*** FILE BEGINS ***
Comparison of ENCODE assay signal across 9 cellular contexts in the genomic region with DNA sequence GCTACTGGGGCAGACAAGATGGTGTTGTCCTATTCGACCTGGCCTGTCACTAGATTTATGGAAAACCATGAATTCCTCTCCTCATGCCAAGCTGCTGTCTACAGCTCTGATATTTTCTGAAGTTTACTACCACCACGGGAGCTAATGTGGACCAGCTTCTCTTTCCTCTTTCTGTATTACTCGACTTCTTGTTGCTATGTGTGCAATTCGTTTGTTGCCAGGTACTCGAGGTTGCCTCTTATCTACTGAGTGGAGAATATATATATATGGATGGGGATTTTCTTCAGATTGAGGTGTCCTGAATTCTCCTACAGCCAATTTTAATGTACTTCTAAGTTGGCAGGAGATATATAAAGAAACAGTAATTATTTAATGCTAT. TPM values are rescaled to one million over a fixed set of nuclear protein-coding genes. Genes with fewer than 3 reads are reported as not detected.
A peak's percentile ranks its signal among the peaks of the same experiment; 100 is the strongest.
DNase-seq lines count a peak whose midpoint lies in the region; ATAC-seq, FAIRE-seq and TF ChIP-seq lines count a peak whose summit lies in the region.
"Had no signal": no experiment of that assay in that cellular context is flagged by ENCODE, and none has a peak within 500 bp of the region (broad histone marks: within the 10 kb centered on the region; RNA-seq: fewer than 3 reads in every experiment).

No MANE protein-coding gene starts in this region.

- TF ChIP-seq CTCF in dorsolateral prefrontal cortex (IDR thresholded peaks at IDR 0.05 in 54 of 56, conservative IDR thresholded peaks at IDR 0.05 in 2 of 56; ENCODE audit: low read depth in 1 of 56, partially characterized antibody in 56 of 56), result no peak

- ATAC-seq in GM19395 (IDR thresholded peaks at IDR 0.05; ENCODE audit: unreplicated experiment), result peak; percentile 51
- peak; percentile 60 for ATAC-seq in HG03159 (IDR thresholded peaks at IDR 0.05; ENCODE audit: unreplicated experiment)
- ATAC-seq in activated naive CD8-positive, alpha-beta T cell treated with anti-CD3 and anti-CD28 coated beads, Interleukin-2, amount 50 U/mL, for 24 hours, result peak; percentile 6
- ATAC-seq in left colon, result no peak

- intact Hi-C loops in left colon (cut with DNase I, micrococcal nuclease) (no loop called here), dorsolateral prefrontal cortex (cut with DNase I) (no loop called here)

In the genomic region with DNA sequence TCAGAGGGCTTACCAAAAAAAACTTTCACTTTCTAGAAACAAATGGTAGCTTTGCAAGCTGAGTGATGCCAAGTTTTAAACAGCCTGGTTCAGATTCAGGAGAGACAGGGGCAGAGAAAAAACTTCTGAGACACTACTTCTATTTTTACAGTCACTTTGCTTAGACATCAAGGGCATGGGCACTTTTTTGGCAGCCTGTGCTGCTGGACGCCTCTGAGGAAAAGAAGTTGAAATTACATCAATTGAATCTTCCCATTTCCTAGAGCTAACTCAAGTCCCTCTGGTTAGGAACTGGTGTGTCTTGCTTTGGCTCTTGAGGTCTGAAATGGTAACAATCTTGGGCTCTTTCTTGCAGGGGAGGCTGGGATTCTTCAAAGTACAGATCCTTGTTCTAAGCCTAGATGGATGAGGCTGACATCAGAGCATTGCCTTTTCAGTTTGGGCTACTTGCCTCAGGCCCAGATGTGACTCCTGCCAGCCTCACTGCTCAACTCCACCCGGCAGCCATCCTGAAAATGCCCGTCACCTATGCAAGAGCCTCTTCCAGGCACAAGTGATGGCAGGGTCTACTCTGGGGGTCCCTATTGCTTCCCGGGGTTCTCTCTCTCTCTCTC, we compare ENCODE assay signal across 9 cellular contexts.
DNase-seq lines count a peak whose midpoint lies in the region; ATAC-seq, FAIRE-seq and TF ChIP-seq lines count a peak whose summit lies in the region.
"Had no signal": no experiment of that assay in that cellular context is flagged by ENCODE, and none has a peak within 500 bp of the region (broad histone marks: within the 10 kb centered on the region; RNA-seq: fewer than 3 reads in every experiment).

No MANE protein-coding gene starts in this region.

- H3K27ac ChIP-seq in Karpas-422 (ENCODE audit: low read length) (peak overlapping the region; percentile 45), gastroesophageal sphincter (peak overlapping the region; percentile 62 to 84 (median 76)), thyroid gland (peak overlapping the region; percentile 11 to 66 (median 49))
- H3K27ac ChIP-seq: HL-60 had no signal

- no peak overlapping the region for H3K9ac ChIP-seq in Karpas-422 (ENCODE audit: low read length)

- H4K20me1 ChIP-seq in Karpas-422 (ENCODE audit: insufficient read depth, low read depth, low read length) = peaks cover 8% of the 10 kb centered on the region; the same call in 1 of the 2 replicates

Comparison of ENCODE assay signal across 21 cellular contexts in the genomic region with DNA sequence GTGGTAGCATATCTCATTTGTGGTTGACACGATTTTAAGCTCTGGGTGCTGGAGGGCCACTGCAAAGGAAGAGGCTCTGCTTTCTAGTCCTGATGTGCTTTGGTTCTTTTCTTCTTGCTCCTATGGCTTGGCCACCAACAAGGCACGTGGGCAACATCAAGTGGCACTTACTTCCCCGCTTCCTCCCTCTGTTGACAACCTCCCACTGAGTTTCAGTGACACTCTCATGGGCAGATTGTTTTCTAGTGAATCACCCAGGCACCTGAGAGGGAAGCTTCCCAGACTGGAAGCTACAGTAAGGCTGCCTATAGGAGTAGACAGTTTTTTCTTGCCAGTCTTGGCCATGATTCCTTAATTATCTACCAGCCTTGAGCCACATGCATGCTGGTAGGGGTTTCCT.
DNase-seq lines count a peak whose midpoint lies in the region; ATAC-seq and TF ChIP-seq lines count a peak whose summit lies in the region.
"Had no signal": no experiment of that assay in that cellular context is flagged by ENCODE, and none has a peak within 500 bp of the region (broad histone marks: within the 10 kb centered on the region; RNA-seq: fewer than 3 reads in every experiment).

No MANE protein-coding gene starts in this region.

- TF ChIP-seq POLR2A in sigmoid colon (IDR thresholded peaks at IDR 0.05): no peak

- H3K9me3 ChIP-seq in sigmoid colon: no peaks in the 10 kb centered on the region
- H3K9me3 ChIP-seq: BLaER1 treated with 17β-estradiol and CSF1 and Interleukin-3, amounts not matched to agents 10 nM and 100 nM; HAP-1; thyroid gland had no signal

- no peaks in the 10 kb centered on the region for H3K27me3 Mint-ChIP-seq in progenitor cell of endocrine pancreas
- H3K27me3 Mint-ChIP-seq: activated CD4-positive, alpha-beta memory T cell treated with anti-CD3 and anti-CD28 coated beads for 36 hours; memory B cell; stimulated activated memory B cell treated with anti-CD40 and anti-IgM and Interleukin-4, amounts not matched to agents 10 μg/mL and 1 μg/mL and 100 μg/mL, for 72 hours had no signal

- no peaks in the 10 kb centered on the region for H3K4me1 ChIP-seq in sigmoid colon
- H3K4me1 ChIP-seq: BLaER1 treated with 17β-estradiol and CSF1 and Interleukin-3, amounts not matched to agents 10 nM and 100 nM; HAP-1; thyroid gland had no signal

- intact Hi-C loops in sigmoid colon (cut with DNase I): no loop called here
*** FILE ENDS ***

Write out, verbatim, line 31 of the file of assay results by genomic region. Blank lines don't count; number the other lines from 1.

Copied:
- intact Hi-C loops in sigmoid colon (cut with DNase I): no loop called here